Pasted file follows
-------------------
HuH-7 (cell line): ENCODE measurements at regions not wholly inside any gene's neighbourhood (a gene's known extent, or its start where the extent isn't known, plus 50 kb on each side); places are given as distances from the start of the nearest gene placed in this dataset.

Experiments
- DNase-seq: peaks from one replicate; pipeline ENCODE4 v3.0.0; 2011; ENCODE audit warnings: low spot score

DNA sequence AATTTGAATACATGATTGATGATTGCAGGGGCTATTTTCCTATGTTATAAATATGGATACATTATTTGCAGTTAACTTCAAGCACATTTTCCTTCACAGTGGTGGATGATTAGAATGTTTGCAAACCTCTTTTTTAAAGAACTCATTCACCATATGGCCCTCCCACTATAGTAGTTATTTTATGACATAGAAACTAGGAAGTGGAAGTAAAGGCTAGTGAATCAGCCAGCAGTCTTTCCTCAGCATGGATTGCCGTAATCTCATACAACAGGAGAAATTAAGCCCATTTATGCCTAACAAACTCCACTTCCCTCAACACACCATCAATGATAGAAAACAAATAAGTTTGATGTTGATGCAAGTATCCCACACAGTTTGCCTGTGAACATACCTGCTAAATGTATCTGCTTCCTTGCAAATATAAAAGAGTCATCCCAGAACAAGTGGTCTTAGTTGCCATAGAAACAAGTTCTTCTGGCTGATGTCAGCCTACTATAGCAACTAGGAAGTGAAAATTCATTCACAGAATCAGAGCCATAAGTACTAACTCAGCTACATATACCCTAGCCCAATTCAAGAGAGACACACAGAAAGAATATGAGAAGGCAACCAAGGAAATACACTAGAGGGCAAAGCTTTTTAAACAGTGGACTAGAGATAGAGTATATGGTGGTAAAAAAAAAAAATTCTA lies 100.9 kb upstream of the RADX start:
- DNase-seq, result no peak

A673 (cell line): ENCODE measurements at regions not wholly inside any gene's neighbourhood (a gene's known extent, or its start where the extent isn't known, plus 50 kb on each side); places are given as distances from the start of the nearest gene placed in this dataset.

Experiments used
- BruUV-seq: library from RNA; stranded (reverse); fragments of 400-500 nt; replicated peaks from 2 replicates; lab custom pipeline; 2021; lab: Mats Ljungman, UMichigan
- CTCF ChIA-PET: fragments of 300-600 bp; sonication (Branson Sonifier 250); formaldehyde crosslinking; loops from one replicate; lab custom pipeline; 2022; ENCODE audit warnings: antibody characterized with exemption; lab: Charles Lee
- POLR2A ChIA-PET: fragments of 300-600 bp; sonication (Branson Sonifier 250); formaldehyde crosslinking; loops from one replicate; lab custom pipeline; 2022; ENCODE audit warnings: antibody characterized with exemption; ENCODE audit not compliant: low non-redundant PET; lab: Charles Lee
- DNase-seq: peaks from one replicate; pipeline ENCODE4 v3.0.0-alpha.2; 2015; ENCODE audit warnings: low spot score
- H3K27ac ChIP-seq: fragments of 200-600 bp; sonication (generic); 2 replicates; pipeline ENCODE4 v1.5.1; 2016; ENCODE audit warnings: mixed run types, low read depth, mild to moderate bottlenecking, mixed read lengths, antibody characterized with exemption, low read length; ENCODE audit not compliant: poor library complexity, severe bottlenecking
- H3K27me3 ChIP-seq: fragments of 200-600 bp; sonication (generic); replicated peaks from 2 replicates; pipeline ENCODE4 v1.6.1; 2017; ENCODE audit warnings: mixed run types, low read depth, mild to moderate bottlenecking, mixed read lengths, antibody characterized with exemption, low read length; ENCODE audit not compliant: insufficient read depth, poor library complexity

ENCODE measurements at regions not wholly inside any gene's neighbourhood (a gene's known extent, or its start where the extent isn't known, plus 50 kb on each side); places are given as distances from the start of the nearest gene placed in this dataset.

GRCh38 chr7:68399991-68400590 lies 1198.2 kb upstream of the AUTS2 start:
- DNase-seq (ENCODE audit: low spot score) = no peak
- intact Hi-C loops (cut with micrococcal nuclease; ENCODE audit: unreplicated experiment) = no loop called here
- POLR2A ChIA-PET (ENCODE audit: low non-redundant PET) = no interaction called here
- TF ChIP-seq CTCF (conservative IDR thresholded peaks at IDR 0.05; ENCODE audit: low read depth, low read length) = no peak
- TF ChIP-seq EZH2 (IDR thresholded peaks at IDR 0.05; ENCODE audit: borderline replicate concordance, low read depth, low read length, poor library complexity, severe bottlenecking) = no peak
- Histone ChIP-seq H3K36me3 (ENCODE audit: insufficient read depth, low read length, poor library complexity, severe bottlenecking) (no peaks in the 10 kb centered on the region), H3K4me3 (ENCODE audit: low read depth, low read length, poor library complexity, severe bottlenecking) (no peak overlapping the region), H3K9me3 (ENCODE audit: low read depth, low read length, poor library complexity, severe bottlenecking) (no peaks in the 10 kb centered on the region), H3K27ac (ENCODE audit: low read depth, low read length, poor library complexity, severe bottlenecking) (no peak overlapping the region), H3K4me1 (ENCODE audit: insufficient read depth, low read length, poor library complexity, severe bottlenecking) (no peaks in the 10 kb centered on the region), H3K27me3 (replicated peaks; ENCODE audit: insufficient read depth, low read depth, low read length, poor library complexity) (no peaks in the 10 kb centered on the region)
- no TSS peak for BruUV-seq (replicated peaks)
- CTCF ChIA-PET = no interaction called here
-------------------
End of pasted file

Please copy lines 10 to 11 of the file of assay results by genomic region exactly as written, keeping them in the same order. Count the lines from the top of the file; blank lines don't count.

- POLR2A ChIA-PET: fragments of 300-600 bp; sonication (Branson Sonifier 250); formaldehyde crosslinking; loops from one replicate; lab custom pipeline; 2022; ENCODE audit warnings: antibody characterized with exemption; ENCODE audit not compliant: low non-redundant PET; lab: Charles Lee
- DNase-seq: peaks from one replicate; pipeline ENCODE4 v3.0.0-alpha.2; 2015; ENCODE audit warnings: low spot score